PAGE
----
Juneteenth Parade Philadelphia at Malcom X Park African American Independence Day. – Philadelphia, PA / USA – June 22 2019 (Shutterstock)
By Victoria Falk
While our nation has come a long way since June 19, 1866, when the first Juneteenth celebration took place in Texas, there is still a long way to go. Juneteenth marks the day we celebrate the official end of slavery in the United States. While previously regarded as a day having significance to African- Americans only, the day has gained greater importance since being recognized as a national holiday.
We celebrate the freedom of the slaves, many of whom spent time with shackled ankles and wrists. But the metal shackles our enslaved ancestors wore were replaced with mental slavery, segregated and inferior quality school systems, a prison system that keeps Black people in a vicious cycle of recidivism, and institutional racism.
During a recent online forum, Black women in government expressed their thoughts on Juneteenth. While the women celebrated the recognition of Juneteenth as a holiday, each agreed that there is still more to do.
Here is what the ladies had to say:
Camille Joseph-Goldman, the Moderator of the forum, said that every time the discussion of Juneteenth comes up, the education system and the value of education come up. In addition, Joseph stressed the power of the freedom to vote. She mentioned efforts made to restrict people’s right to vote and stressed the need to vote.
Hazel Dukes, President of the National Association for the Advancement of Colored People (NAACP) New York State, said, “We need equity in our school system and want every child to have the education and technology we need. Students in Harlem should have access to the same things as students in Buffalo. What about our community health centers, so people don’t have to travel far from their neighborhoods for health care?”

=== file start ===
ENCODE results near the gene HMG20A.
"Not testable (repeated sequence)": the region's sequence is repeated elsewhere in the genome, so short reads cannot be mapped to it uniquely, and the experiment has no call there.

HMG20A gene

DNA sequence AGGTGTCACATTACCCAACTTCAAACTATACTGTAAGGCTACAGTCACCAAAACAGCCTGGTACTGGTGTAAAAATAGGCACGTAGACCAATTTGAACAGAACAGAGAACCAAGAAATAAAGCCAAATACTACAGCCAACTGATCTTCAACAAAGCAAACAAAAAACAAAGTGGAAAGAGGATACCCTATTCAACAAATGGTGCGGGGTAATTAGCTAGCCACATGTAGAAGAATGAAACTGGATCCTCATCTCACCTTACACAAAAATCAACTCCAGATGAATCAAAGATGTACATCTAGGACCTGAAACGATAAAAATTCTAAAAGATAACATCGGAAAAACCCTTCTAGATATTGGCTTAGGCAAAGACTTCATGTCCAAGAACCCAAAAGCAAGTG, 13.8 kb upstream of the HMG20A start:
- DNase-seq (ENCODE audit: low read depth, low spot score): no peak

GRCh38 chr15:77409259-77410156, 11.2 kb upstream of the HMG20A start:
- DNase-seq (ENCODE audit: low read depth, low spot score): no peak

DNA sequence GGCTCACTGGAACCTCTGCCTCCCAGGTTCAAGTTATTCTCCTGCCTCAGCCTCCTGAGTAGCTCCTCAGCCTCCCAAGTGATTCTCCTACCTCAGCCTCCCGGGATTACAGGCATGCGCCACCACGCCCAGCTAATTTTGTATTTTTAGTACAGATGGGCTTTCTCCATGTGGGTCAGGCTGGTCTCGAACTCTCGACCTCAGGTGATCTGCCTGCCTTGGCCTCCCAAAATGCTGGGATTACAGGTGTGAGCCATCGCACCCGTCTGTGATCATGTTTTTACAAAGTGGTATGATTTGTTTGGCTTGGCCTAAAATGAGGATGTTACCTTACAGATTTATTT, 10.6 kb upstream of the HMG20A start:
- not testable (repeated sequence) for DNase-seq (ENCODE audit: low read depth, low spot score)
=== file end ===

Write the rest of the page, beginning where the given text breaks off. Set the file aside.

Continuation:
Assembly Member Alicia Hyndman said that she is “…a strong proponent of history, our children need to know they came from greatness.” “I am so proud of the Juneteenth celebration.”
Hyndman remembered her Jamaican parents’ strong emphasis on education when the family emigrated to the United States. “Education is the tool to level the playing field,” stressed Hyndman.
Hyndman expressed concern that “…Black men and Black women have no access to education while incarcerated”…and said the system must “…Be more inclusive.”
Assembly Member Latrice Walker – Walker discussed her concerns about the number of people going from school to prison and aging out of the child welfare system to end up in “…the prison pipeline.” She equated going to prison as “…a return to slavery.” Walker also stressed the importance of voting. “Be out to vote and vote early,” stated Walker.
Assembly Member Pamela Hunter – Hunter, said women of color are “…putting in double, quadruple the effort to get things done…. But, unfortunately, we still have institutional racism. The problem isn’t rooted in money. It’s rooted in racism.” Hunter also said more needs to be done to address issues of housing, food disparities, and homelessness.
Assembly Majority Leader Crystal Peoples-Stokes – Stokes said that “…there’s a challenge every day to do the work we do, as a woman, and as a Black woman. This is the time to build up Black people. Freedom is not free.” Stokes also stressed the need to have “real conversations about race and the real impact race has on people.” “We need to get to the point where education works for all of us. Equity for every child said, Stokes.
Social Justice Leader, Movement Strategist, and Author Tamika Mallory – Ms. Mallory said, “We are in a moment where we must have all hands on deck. Elected officials must have the will and courage to accomplish the goals of our people. Unfortunately, too many Black leaders are scared to stand up, scared to stand out. We need people who are standing firmly with our community.”
As we commemorate Juneteenth, remember the day as not merely a day off but a time to build. During the recent public forum, several Black women in leadership and government outlined areas that still need improvement regarding Black communities. While the nation recognizes the freedom of the slaves, these leaders shared their hopes for what they want to see in Black communities.